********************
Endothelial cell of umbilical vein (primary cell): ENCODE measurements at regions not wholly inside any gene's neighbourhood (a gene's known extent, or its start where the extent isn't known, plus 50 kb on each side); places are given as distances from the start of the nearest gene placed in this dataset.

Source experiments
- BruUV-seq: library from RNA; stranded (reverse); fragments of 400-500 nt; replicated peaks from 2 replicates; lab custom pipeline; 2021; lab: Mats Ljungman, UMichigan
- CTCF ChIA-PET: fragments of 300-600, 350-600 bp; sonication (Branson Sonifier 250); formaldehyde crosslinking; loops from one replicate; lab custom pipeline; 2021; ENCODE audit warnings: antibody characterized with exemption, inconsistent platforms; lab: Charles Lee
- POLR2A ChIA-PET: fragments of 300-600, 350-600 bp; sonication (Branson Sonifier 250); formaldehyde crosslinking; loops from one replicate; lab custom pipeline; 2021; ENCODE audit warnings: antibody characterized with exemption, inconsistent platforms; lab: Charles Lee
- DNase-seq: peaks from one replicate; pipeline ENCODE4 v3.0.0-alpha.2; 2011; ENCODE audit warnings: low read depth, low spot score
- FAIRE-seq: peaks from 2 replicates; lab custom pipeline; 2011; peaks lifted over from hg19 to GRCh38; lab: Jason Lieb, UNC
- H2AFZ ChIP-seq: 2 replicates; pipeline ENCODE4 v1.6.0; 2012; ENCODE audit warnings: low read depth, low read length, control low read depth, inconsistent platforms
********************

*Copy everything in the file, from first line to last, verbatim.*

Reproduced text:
Endothelial cell of umbilical vein (primary cell): ENCODE measurements at regions not wholly inside any gene's neighbourhood (a gene's known extent, or its start where the extent isn't known, plus 50 kb on each side); places are given as distances from the start of the nearest gene placed in this dataset.

Source experiments
- BruUV-seq: library from RNA; stranded (reverse); fragments of 400-500 nt; replicated peaks from 2 replicates; lab custom pipeline; 2021; lab: Mats Ljungman, UMichigan
- CTCF ChIA-PET: fragments of 300-600, 350-600 bp; sonication (Branson Sonifier 250); formaldehyde crosslinking; loops from one replicate; lab custom pipeline; 2021; ENCODE audit warnings: antibody characterized with exemption, inconsistent platforms; lab: Charles Lee
- POLR2A ChIA-PET: fragments of 300-600, 350-600 bp; sonication (Branson Sonifier 250); formaldehyde crosslinking; loops from one replicate; lab custom pipeline; 2021; ENCODE audit warnings: antibody characterized with exemption, inconsistent platforms; lab: Charles Lee
- DNase-seq: peaks from one replicate; pipeline ENCODE4 v3.0.0-alpha.2; 2011; ENCODE audit warnings: low read depth, low spot score
- FAIRE-seq: peaks from 2 replicates; lab custom pipeline; 2011; peaks lifted over from hg19 to GRCh38; lab: Jason Lieb, UNC
- H2AFZ ChIP-seq: 2 replicates; pipeline ENCODE4 v1.6.0; 2012; ENCODE audit warnings: low read depth, low read length, control low read depth, inconsistent platforms